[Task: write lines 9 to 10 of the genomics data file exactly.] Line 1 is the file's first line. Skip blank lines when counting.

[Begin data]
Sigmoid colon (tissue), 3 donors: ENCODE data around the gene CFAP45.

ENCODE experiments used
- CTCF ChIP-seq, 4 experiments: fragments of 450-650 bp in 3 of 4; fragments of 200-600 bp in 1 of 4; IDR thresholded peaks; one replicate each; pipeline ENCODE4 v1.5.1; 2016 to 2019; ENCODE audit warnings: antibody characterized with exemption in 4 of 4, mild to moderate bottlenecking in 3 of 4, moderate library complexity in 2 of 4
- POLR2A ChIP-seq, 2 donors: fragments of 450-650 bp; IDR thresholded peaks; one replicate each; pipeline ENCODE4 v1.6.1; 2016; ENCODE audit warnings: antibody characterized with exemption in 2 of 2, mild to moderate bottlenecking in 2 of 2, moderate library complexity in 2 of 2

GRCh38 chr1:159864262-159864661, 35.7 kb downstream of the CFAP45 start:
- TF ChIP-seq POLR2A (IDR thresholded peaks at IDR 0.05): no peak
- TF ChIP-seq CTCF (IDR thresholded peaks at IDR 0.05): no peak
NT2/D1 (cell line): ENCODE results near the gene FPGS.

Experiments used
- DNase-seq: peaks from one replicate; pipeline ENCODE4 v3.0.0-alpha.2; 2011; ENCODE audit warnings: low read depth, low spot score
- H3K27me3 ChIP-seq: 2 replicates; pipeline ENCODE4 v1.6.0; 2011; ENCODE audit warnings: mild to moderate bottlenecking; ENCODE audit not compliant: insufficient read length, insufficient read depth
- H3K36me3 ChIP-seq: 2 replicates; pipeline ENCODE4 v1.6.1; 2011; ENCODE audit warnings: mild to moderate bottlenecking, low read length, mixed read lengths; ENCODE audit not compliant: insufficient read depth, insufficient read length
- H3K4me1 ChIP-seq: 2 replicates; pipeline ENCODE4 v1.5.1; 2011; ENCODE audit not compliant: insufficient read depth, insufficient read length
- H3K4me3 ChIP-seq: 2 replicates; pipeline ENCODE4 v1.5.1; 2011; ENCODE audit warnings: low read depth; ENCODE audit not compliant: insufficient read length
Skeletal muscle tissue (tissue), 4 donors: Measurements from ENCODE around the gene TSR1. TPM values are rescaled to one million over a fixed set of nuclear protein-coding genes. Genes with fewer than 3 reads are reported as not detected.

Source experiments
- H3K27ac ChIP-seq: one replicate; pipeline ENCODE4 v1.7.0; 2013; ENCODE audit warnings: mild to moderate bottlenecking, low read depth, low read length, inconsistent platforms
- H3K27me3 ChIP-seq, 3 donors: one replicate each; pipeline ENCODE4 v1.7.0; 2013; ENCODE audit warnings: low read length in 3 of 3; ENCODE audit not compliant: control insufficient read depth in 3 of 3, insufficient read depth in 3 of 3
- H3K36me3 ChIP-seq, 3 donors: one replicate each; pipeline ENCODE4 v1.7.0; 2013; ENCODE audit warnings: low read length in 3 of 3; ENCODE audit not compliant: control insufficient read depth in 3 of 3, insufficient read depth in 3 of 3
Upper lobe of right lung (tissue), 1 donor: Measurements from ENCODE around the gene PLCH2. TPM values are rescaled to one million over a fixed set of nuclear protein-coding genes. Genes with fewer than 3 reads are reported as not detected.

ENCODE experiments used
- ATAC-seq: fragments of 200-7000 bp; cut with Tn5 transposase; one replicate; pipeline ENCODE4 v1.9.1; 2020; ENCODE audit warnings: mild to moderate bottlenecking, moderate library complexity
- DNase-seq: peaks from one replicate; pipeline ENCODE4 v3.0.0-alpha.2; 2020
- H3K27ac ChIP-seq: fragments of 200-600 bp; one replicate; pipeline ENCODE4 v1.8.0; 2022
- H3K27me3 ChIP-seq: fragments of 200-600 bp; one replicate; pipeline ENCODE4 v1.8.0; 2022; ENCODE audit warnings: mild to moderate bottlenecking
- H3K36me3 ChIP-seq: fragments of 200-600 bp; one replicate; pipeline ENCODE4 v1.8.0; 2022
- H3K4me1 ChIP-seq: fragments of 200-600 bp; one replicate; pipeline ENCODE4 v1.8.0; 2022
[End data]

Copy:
Experiments used
- DNase-seq: peaks from one replicate; pipeline ENCODE4 v3.0.0-alpha.2; 2011; ENCODE audit warnings: low read depth, low spot score